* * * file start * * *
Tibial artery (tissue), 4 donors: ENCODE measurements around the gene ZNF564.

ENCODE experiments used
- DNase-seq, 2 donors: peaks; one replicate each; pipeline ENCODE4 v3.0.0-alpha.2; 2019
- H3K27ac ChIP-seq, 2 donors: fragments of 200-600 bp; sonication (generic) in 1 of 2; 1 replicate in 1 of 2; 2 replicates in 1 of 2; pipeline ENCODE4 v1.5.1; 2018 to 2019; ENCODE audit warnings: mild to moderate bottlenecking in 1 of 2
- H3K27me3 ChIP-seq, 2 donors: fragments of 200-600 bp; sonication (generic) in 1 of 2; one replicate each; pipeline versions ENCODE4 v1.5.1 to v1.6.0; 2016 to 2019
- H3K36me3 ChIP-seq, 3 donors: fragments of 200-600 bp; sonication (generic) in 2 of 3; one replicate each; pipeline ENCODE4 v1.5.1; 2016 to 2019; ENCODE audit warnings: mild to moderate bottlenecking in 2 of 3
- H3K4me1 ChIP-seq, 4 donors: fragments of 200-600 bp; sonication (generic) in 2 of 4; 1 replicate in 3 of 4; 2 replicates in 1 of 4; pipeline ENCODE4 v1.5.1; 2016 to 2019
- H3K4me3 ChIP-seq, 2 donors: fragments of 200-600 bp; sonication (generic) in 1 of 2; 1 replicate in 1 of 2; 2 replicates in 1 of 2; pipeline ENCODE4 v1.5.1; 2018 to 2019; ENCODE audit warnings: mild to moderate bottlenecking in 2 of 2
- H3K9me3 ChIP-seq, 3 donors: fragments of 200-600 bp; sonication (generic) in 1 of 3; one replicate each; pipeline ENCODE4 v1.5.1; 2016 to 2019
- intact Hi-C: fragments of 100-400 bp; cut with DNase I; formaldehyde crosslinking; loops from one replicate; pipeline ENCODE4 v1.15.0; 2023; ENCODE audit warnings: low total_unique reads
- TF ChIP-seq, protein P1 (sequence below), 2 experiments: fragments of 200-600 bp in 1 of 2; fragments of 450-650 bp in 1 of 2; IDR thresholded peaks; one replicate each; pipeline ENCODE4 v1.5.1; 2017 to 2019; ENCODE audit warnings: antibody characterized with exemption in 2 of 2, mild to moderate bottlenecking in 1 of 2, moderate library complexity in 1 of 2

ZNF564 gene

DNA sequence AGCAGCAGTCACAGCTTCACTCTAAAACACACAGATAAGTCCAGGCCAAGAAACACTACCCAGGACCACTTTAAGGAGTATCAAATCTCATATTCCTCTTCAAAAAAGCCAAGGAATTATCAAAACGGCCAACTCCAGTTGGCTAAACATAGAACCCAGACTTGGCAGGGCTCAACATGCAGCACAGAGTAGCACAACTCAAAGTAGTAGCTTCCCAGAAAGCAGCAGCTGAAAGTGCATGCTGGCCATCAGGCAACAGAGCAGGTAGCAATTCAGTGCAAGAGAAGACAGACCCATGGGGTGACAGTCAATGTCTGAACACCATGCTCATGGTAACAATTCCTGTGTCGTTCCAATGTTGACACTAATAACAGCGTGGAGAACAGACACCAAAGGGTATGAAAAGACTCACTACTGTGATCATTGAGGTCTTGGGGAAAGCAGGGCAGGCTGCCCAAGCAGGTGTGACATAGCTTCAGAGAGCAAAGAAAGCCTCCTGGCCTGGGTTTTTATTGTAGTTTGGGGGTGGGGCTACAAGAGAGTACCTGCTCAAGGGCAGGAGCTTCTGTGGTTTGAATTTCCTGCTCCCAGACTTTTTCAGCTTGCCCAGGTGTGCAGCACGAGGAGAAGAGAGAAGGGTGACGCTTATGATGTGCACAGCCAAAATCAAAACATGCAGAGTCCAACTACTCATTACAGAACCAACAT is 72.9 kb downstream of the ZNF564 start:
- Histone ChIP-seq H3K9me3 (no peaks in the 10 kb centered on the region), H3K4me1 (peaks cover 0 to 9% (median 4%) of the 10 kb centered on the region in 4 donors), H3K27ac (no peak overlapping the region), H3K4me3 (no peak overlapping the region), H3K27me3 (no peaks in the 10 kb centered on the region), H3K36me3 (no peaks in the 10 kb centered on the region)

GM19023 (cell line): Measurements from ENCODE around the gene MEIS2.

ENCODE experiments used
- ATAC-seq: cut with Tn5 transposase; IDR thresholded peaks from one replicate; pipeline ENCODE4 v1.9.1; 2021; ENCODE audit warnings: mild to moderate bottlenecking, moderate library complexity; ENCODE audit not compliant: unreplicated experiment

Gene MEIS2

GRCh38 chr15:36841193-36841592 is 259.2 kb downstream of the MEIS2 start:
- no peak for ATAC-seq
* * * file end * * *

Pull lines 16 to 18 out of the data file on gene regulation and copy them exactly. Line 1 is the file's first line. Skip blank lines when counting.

ENCODE experiments used
- ATAC-seq: cut with Tn5 transposase; IDR thresholded peaks from one replicate; pipeline ENCODE4 v1.9.1; 2021; ENCODE audit warnings: mild to moderate bottlenecking, moderate library complexity; ENCODE audit not compliant: unreplicated experiment

Gene MEIS2